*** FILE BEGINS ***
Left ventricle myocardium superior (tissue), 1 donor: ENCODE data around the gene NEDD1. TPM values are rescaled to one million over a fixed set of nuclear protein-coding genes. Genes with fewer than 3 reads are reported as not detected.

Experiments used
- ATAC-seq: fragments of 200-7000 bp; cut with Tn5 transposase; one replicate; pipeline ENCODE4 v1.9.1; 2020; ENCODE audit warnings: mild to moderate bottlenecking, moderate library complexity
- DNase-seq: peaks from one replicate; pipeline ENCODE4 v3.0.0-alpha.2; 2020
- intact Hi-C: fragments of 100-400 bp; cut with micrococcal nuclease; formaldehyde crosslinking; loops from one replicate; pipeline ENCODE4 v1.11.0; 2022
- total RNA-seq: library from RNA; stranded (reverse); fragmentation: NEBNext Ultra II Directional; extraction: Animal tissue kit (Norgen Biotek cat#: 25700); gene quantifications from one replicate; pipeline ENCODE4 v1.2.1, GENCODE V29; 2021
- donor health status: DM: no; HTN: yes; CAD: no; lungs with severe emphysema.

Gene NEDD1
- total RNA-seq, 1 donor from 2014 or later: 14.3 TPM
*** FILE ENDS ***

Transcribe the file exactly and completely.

Left ventricle myocardium superior (tissue), 1 donor: ENCODE data around the gene NEDD1. TPM values are rescaled to one million over a fixed set of nuclear protein-coding genes. Genes with fewer than 3 reads are reported as not detected.

Experiments used
- ATAC-seq: fragments of 200-7000 bp; cut with Tn5 transposase; one replicate; pipeline ENCODE4 v1.9.1; 2020; ENCODE audit warnings: mild to moderate bottlenecking, moderate library complexity
- DNase-seq: peaks from one replicate; pipeline ENCODE4 v3.0.0-alpha.2; 2020
- intact Hi-C: fragments of 100-400 bp; cut with micrococcal nuclease; formaldehyde crosslinking; loops from one replicate; pipeline ENCODE4 v1.11.0; 2022
- total RNA-seq: library from RNA; stranded (reverse); fragmentation: NEBNext Ultra II Directional; extraction: Animal tissue kit (Norgen Biotek cat#: 25700); gene quantifications from one replicate; pipeline ENCODE4 v1.2.1, GENCODE V29; 2021
- donor health status: DM: no; HTN: yes; CAD: no; lungs with severe emphysema.

Gene NEDD1
- total RNA-seq, 1 donor from 2014 or later: 14.3 TPM